‘The French Chef’ Was Never Edited, and This Was Actually a Good Thing
Cooking shows these days are very rehearsed, with celebrity chefs carefully coached as they prepare their signature dishes. Even with the coronavirus (COVID-19) pandemic changing the way that many television shows are filmed, the fact remains that many celebrity chefs prefer to have some element of rehearsal to their cooking segments. Still, the original queen of cooking shows, the late Julia Child, was notorious for the unedited nature of her program — and reportedly, that was by design.
How did Julia Child get into cooking?
Julia Child is known today as a pioneer in the world of home cooking, the woman who popularized French cooking for the masses. She wrote over a dozen bestselling books and appeared in a slew of different TV shows. Still, cooking was far from Child’s first career choice. She was born in 1912 to a prestigious family, and excelled at sports in high school.
Following her graduation from high school, Child moved to New York City, where she worked as a copywriter. After a few years as a copywriter, Child felt the call to military service — however, she was reportedly too tall to serve in the military, so she joined the Office of Strategic Services as a research assistant. Child was successful in her role and even helped to develop a cutting-edge shark repellent that is still in use today. However, after the war ended, Child moved on to her next field of interest, which was the culinary arts.
Julia Child debuted her TV show in 1963
In 1951, Julia Child graduated from the famed Cordon Bleu cooking school in Paris. She set about her attempt to thoroughly understand the art of French cooking, and in 1961, 10 years after her graduation from Cordon Bleu, she published her first cookbook, Mastering the Art of French Cooking. The book became a bestseller and led to a series of other popular cookbooks.
Two years after the publication of Mastering the Art of French Cooking, Child was approached to host her own cooking show. She debuted the series in 1963, and The French Chef immediately became popular with viewers of all ages. Child had a huge impact on fans everywhere, people who might have been uncertain about tackling classic French recipes. Child’s approachable nature helped people to feel more comfortable in the kitchen, and her show, which was largely unedited, went down in history as one of the first great cooking shows.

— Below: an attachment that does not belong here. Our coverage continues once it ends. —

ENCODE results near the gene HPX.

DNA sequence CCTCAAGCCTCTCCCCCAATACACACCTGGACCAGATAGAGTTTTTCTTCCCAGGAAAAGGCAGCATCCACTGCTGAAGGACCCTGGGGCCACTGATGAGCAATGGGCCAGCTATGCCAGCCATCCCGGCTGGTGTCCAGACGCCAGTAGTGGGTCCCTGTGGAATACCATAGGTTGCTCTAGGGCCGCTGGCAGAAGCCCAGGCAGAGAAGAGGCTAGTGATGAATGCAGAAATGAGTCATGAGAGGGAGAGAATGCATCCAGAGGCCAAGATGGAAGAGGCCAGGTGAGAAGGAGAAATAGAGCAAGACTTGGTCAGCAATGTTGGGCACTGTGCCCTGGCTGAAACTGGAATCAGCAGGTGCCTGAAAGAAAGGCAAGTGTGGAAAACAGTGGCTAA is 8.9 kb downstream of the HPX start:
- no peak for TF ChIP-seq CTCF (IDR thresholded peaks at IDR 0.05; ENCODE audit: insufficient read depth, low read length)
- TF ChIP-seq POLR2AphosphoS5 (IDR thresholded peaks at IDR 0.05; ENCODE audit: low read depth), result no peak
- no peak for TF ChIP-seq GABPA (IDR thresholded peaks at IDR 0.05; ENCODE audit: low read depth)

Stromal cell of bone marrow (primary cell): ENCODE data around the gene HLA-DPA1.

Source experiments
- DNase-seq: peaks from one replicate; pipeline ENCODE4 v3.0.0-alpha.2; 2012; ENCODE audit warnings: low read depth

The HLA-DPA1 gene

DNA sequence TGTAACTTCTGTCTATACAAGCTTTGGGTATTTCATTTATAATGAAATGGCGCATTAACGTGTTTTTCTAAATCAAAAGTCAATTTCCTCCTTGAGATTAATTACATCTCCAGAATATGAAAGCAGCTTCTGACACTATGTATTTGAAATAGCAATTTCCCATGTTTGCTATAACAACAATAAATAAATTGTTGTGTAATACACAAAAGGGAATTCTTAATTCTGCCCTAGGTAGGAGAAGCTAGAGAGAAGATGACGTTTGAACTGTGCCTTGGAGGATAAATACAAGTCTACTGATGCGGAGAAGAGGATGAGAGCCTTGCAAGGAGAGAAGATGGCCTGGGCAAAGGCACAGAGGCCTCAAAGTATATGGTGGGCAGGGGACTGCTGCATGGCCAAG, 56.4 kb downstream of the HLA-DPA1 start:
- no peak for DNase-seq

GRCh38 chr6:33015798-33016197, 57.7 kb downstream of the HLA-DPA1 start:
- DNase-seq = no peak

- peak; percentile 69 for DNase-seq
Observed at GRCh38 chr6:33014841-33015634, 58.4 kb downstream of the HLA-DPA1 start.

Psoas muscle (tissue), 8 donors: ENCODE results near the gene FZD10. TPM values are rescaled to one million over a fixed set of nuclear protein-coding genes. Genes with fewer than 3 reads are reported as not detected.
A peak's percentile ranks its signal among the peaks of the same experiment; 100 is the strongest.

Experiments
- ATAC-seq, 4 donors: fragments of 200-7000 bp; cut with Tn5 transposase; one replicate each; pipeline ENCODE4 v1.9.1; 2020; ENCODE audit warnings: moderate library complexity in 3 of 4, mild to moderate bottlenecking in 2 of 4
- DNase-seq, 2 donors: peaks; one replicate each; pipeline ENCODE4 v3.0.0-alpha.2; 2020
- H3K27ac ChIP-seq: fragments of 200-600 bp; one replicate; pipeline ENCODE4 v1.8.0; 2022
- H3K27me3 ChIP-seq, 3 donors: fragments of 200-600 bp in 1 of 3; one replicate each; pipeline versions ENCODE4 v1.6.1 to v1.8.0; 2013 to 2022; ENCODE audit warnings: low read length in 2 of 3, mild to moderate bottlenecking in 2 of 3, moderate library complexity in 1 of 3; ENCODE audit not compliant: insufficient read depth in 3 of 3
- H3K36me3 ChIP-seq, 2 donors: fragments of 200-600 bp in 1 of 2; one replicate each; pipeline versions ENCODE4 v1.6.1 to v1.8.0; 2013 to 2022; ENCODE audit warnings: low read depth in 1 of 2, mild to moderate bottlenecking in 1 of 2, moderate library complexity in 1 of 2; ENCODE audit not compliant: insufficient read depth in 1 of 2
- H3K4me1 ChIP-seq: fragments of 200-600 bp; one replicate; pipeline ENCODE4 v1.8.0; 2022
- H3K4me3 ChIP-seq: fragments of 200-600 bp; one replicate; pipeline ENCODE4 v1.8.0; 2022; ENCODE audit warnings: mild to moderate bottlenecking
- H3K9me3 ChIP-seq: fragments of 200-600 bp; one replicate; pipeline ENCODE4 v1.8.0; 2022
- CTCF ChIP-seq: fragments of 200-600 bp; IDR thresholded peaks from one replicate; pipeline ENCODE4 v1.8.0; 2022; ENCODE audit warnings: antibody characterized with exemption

‘The French Chef’ was unedited
Cooking shows were still in their infancy when The French Chef debuted on television. According to Eat This, since digital film wasn’t in use during the era that the show was filmed, it was mostly unedited prior to airing. Not only did this allow more of the series to be aired more easily, but it enabled viewers to see Child’s most authentic self — a charming woman who was all too human, and would occasionally make blunders as she cooked.
Additionally, when she would make mistakes on-air, Child would fix them as she went. This helped viewers to feel more comfortable with the cooking process, letting them know that not only was it OK to make mistakes in the kitchen, but that even the most talented chefs made errors. The French Chef was only the first of Child’s TV shows, and she went on to host other programs, including Julia Child & Company, Julia Child & More Company, and Dinner at Julia’s. In fact, Child remained active in the entertainment industry well into her senior years, influencing generations of home cooks as she went.